Up to 1.67Gbps 802.11ac with upcoming client adapters
Fifteen years ago, Linksys introduced a black-and-blue wireless router that became the first 802.11g draft product to hit the market. The WRT54G offered consumers reasonable performance, exceptional versatility with custom firmware, and fell dramatically in price in the following years.
Brief history of WRT series
With the Linksys WRT54G, the company achieved a goal of offering Wireless G hardware as the natural progression from Wireless B, just as 100BaseTx was the progression from 10BaseTx for Ethernet. In 2003, the company was then acquired by Cisco, which continued to market its networking gear as “Linksys by Cisco” all throughout the 802.11n wireless era that followed ahead. By March 2013, the company was again sold to Belkin, which oversaw the rollout of its first 802.11ac wireless products and continues to market them based on revisions to the current wireless networking protocol.
Back in April 2014, the company unveiled the WRT1900AC, its first 802.11ac wireless router and successor to the legendary WRT54G introduced 11 years prior. The device’s overall design was very much inspired by the classic black and blue color scheme, but brought WRT series back with a sleek starship design using four external antennas instead of two. The WRT1900AC also featured a more robust 1.2GHz dual-core ARM processor, 128MB of flash memory, and 256MB of DDR3 RAM. Aside from the obvious migration from 54Mbps speeds on a single 2.4GHz band to 1.3Gbps on 5GHz using three spatial streams (3x3), the router also brought back excitement to the open-source community with its support for custom DD-WRT and Open-WRT firmware projects. Priced at $137, the company’s first dual-band open source 802.11ac router offers a competitive feature set, but has been eclipsed by a more recent jack of all trades.
The company has since offered a more cost-effective counterpart, the WRT1200AC, which debuted at CES 2015 and is now available for $99. The midrange option goes back to using two antennas, yet delivers 867Mbps on the 5GHz band using two transmit and two receive spatial (2x2) streams. Just like its tri-stream counterpart, it also supports custom firmware using DD-WRT and OpenWRT.
Linksys WRT3200ACM with MU-MIMO
Linksys’ current WRT series performance router, the WRT3200ACM, has taken all of the attributes and characteristics of its WRT1900AC predecessor and now offers newly introduced 802.11ac features. Introduced in October 2016, the router includes triple stream (3x3) 160MHz bandwidth on the 5GHz band, and offers 867Mbps on each individual stream for a peak 2.6Gbps throughput. This is a two-fold increase from three 80MHz streams, which offered 433Mbps on each individual stream for 1.3Gbps peak throughput. Using a recent Dynamic frequency selection (DFS) certification from the FCC, Linksys is also able to triple the channels available at 80MHz to prevent additional interference with other Wi-Fi broadcasting devices in the vicinity for a clearer signal.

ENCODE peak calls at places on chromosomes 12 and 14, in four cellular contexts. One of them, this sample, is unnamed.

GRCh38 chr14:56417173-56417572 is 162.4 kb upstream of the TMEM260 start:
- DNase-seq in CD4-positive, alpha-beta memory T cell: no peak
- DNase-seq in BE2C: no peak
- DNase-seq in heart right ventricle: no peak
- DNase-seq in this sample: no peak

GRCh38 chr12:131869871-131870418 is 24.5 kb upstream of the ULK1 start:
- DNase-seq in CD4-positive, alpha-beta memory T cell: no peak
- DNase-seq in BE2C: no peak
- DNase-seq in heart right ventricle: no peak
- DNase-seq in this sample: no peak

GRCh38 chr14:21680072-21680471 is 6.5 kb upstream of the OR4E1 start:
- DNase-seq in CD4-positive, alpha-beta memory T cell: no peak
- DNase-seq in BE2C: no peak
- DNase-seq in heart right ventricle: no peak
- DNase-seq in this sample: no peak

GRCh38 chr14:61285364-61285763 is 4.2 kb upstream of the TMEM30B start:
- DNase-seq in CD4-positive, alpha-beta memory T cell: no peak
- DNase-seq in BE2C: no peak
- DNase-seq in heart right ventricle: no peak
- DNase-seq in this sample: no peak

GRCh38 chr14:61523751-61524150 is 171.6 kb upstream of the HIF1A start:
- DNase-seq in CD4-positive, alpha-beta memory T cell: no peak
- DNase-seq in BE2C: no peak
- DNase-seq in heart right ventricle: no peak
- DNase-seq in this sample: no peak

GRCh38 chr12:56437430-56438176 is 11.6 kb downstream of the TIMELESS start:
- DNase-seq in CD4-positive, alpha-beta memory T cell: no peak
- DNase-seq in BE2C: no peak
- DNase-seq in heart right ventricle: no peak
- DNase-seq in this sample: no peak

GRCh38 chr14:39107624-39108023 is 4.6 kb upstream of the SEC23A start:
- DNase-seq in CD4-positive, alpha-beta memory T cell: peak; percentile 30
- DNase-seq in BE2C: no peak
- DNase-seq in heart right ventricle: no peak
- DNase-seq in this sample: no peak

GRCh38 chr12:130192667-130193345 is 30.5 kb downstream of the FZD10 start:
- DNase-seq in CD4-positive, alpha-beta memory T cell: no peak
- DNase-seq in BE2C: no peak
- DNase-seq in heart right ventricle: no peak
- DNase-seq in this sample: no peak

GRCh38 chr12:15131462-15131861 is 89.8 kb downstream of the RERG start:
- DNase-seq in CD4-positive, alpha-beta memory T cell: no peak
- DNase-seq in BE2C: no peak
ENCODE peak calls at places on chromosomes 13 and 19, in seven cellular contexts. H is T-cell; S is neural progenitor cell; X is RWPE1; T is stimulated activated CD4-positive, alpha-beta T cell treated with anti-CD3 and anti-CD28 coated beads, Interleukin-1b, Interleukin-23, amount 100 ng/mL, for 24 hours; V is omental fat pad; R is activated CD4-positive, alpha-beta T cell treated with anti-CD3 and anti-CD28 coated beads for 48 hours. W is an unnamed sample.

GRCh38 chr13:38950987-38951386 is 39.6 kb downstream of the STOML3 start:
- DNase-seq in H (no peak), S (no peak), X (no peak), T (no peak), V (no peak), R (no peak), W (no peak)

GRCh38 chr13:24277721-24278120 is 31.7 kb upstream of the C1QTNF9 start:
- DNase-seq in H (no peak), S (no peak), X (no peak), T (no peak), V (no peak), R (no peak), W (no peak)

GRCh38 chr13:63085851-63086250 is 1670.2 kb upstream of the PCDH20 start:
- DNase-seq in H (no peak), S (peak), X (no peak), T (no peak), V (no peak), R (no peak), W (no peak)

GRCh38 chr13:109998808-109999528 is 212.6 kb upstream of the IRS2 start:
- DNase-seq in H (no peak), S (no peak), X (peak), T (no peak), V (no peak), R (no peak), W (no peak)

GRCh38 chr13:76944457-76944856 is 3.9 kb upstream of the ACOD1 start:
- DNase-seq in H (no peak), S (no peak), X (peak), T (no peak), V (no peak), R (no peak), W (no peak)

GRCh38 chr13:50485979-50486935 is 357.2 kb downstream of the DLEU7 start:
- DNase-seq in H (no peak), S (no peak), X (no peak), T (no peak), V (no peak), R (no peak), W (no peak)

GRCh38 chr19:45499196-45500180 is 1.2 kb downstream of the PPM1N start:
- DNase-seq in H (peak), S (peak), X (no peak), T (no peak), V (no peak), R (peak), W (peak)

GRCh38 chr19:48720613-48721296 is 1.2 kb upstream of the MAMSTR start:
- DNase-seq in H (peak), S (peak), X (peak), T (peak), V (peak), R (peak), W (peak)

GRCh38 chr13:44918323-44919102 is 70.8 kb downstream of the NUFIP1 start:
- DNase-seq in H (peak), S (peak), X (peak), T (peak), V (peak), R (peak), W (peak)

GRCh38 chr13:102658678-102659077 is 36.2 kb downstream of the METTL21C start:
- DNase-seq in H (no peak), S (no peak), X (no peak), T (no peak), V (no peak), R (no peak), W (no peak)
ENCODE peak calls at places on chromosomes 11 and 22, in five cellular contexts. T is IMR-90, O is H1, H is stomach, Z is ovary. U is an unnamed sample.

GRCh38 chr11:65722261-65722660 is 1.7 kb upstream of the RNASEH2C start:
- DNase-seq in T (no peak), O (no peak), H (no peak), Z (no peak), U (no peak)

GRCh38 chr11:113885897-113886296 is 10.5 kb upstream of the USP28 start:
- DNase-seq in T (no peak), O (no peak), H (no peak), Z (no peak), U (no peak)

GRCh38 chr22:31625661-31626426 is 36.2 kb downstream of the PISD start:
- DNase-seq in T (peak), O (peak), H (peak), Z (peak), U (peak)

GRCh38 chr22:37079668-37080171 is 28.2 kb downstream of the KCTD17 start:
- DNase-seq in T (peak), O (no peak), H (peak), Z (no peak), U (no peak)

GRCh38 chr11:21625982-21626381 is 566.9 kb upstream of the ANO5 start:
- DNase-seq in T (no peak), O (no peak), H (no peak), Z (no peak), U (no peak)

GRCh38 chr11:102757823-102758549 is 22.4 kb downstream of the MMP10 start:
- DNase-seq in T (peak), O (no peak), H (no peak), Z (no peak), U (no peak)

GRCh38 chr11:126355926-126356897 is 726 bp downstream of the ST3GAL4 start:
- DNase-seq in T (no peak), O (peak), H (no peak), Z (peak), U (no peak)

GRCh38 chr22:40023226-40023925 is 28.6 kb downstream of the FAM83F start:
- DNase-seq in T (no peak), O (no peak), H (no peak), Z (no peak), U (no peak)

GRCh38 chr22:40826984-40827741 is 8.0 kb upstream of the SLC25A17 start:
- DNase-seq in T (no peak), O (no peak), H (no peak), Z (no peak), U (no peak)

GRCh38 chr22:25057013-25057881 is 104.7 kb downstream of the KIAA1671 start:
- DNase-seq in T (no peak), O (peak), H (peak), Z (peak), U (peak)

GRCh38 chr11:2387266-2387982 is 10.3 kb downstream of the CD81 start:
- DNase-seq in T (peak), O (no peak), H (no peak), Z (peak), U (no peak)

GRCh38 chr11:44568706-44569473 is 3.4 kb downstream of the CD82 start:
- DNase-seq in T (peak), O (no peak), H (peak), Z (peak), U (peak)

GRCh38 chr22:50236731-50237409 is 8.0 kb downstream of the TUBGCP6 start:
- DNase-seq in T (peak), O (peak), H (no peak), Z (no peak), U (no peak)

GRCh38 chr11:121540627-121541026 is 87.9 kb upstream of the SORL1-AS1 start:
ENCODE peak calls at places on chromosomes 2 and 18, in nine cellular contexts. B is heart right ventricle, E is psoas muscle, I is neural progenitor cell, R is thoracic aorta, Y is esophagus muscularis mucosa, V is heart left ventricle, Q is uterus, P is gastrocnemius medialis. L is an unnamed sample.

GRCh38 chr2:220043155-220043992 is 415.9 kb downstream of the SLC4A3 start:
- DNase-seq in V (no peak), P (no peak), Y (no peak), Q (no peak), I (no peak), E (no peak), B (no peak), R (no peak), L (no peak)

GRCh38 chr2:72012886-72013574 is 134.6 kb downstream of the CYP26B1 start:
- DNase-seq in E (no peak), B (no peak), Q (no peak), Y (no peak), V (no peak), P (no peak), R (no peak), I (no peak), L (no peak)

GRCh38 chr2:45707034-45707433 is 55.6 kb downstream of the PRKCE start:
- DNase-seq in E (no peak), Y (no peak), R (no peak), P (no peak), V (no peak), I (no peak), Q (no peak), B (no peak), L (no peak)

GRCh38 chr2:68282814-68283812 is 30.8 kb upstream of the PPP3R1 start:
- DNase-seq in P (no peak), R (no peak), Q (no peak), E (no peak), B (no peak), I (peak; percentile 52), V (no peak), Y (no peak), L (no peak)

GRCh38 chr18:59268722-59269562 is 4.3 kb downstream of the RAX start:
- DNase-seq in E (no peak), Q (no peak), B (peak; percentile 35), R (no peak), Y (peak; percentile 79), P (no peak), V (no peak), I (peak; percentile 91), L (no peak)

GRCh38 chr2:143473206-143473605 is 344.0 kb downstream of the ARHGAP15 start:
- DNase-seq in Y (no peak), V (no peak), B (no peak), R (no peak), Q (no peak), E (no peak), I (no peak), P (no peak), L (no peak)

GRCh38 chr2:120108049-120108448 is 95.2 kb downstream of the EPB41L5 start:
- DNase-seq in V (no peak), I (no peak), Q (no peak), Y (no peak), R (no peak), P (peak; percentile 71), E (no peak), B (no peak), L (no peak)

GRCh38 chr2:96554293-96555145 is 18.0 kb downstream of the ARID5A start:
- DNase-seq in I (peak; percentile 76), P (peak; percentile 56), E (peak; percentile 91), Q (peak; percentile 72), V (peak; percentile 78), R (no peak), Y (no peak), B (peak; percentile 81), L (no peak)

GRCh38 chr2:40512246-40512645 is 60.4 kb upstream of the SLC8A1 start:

Yet more importantly, Linksys has introduced a key 802.11ac Wave 2 (late 2013) technology called MU-MIMO, which builds upon key broadcasting components such as spatial multiplexing, beamforming and packet scheduling algorithms found in many high-performance routers. Since 2007, 802.11n draft routers have supported single-user multiple-input and multiple-output (SU-MIMO) technology. Depending on the number of streams supported, this allowed Wi-Fi routers to transmit one to three streams, and receive one to three streams, but the routers could only communicate with one device at a time. This results in a backlog of scheduled packets that are sent to each connected device one by one (but not necessarily chronological order), rather than distributed all at once.
With the upgrade to multi-user, multiple-input and multiple-output (MU-MIMO) technology, a wireless router like the WRT3200ACM can now transmit and receive data from multiple devices at the same time. Of course, each connected device is also required to support MU-MIMO for this to work. But according to experts, even non-MIMO devices (and SU-MIMO devices) will get indirect performance improvements as a result of any MU-MIMO devices being served more quickly. The other core benefit gained with multi-user MIMO technology is that the beamforming methods included within 802.11ac are much more widely adopted in products across various manufacturers. This prevents a situation that arose with 802.11n routers using SU-MIMO, where some client devices did not support the same beamforming methods. These routers also required client devices to have multiple antennas to send and receive SU-MIMO streams. This required extra signal processing, particularly in mobile devices where power consumption is of particular importance.
Why is this marketed as a 3200Mbps device?
One of the first questions many prospective consumers have asked about 802.11n and 802.11ac routers are related to theoretical speeds and those listed on the product box. The WRT3200ACM is no exception, as Linksys is advertising a maximum 2600Mbps throughput on the 5GHz band, yet a 3200Mbps number in the model name. Here, just like many wireless vendors, the company has simply added the total maximum throughput that the router can transmit over both 2.4GHz and 5GHz bands, or 600Mbps and 2.6Gbps, respectively. On the lower band, this is accomplished using three spatial streams at 200Mbps each, while the 5GHz band (802.11ac only) uses three spatial streams at 867Mbps each.
But alas, this point is mentioned on the side of the retail packaging rather than the front.